Governance & Philanthropy
How Boards Can Encourage Philanthropy to Benefit Hospitals and Communities
Providing needed resources for patient care
By Alice Ayres
One of the top reasons people give for joining a board is to be part of ensuring the organization achieves its mission. Hospital and health system trustees with this purpose top of mind can work to put a greater focus on their organization’s philanthropic foundation. Charitable giving enables investments in patient care that maximize the health of communities and fulfills a hospital’s or health system’s mission.
Health care organizations cannot achieve their mission without financial solvency. As Sister Irene Kraus, founding president and CEO of the Daughters of Charity National Health System and former chair of the AHA board of trustees, famously said: “No margin, no mission.” The U.S. reimbursement model, double-digit growth in pharmaceutical costs, competition for staff and the need to invest in research and physical plant make financial stability elusive for many health care organizations.
Hospital margins are especially thin right now. Philanthropy is one avenue hospitals can undertake to help enable investments in patient care that maximize the health of communities and fulfillment of a hospital’s mission. Philanthropy offers significant return on investment. According to the Association for Healthcare Philanthropy 2021 Report on Giving, the average hospital or health system foundation returned $4.16 for every $1 invested. The highest performers achieved more than double that return at $8.39 for every dollar invested.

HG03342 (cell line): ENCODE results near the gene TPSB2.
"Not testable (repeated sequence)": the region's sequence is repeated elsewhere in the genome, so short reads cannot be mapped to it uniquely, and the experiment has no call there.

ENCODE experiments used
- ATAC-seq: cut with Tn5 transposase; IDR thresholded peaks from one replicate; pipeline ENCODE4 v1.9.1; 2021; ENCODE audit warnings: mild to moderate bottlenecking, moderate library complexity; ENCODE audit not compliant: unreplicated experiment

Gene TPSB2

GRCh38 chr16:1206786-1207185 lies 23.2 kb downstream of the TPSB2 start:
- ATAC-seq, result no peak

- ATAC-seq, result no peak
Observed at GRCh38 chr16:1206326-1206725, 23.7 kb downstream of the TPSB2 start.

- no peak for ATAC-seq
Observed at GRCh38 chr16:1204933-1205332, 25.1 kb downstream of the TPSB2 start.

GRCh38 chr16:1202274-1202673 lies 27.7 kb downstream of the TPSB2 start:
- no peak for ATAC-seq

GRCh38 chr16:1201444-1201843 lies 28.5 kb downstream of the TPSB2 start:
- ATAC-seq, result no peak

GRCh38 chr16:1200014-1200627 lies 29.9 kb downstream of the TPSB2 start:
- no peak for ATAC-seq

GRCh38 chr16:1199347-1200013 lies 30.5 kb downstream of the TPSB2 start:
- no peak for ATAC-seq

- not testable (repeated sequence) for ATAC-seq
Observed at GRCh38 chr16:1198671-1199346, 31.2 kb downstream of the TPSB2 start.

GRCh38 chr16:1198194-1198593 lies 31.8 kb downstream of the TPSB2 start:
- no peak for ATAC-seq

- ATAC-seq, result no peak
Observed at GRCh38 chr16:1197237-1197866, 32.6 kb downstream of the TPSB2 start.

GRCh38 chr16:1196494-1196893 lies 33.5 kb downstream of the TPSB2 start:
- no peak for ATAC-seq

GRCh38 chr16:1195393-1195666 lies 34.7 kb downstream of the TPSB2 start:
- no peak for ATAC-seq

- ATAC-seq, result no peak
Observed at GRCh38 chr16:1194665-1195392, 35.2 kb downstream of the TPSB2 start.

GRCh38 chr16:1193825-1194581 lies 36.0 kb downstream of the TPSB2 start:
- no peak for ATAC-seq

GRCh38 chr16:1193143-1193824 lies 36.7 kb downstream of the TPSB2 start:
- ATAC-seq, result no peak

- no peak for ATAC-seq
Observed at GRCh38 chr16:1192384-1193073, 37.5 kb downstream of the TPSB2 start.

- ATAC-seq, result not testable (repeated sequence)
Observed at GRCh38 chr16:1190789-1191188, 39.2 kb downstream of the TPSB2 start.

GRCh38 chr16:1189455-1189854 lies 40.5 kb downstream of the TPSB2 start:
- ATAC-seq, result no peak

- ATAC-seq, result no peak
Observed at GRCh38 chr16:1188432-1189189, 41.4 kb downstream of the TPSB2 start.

Observed this way, investment in charitable giving becomes a strategic imperative. In raw dollars, the revenue generated by a hospital foundation is small compared to that provided by patient care; however it is an important part of helping hospitals meet their mission of caring for their communities. Based on the outcomes of health care foundations surveyed in the AHP Report on Giving, AHP concluded that it would take approximately $75 in new patient revenue to have the same net income impact as $1 in charitable giving. In other words, you would need $75,000 in new patient revenue to yield the same profit as a $10,000 charitable gift.